By J.K. Cassady III, Retired Chief, REC Baltimore
When you can no longer support your employer’s policies and its conduct towards some of its customers [mariners], it’s time to retire and move on. That is what I have done after 20 years as the chief of the U.S. Coast Guard Baltimore Regional Exam Center (REC).
Since the Coast Guard’s National Maritime Center (NMC) in West Virginia became operational (in 2007), too often mariners have found that the decisions made by those at the NMC has hurt their careers and livelihoods. The RECs in the NMC’s original vision statement were to be advocates for the mariner, which I attempted to do many times when I found that they were being harmed by the incorrect decisions being made by the contractual/new GS evaluators at NMC. I questioned and complained so many times about bad evaluations that I was directed by my supervisors to only concern myself with making sure all the “i’s and t’s” were dotted and crossed on the applications and not to contact the NMC evaluators because I was upsetting them.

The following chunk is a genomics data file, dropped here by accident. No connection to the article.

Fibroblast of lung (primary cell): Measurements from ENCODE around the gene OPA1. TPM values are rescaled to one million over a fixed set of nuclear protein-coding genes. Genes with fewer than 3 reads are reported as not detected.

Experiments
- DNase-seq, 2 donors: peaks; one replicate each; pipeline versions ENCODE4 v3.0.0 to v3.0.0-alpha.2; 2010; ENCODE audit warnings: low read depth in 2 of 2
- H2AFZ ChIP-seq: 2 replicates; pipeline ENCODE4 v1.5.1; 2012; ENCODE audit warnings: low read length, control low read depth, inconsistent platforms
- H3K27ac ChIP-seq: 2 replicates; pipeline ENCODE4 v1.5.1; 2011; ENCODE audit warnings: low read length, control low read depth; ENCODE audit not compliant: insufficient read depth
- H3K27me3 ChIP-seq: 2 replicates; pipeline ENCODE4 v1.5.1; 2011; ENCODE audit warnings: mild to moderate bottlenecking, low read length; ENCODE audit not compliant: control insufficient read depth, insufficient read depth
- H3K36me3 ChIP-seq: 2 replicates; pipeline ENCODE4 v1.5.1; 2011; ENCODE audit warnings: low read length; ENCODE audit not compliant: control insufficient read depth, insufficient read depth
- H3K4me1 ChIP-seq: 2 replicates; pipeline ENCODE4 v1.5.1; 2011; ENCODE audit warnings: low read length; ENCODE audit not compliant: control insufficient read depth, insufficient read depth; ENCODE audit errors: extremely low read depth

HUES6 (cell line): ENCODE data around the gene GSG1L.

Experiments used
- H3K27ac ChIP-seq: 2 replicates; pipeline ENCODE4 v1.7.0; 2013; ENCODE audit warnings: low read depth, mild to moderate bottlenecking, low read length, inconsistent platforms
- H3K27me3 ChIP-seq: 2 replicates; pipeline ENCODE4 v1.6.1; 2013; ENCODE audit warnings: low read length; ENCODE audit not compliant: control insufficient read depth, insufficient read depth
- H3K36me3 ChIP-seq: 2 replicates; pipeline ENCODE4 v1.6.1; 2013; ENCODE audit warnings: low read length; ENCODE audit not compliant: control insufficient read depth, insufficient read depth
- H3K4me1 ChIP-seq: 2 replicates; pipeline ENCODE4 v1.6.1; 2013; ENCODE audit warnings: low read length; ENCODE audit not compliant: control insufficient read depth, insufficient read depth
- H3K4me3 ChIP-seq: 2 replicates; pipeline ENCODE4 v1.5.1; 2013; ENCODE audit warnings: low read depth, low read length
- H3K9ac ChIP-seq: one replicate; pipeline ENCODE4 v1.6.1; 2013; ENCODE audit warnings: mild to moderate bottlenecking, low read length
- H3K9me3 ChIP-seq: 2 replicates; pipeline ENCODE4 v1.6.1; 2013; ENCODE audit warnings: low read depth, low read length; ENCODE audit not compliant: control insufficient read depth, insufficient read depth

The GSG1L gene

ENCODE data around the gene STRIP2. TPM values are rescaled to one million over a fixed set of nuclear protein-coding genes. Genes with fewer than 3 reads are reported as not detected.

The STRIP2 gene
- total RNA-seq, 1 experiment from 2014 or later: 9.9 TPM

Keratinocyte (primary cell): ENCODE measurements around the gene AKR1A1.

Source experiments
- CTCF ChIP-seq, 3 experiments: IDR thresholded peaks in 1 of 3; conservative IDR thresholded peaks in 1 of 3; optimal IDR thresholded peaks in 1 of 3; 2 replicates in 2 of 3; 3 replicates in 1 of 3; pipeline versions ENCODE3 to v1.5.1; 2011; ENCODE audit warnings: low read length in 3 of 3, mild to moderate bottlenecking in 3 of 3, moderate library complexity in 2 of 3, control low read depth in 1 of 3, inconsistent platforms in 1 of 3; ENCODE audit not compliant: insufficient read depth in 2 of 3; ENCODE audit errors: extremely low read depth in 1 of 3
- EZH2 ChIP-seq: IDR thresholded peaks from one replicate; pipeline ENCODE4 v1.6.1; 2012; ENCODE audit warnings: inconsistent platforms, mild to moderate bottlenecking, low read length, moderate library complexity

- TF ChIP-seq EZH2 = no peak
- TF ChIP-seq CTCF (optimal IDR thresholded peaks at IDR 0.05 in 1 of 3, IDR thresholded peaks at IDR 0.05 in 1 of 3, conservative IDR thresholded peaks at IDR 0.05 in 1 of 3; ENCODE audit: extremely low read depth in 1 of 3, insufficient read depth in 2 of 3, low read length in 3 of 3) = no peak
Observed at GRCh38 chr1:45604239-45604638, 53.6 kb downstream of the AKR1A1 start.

I was told not to assist the mariner but to refer them to the NMC hot line if they had questions about their applications. This is not in my DNA so I told the mariner how to get corrective action if possible by asking for reconsideration. If they were not successful there, then I told them to appeal to Coast Guard headquarters, taking the final decision away from the NMC.
A little secret that the NMC doesn’t want mariners to know about appeals is that in the past, 67 percent of the appeals made to Coast Guard headquarters have come back in favor of the mariner and against the decision made by NMC.
One other thing: Mariners, make sure you make copies of every document you submit because some evaluators have a way of conveniently saying they never received them with your application.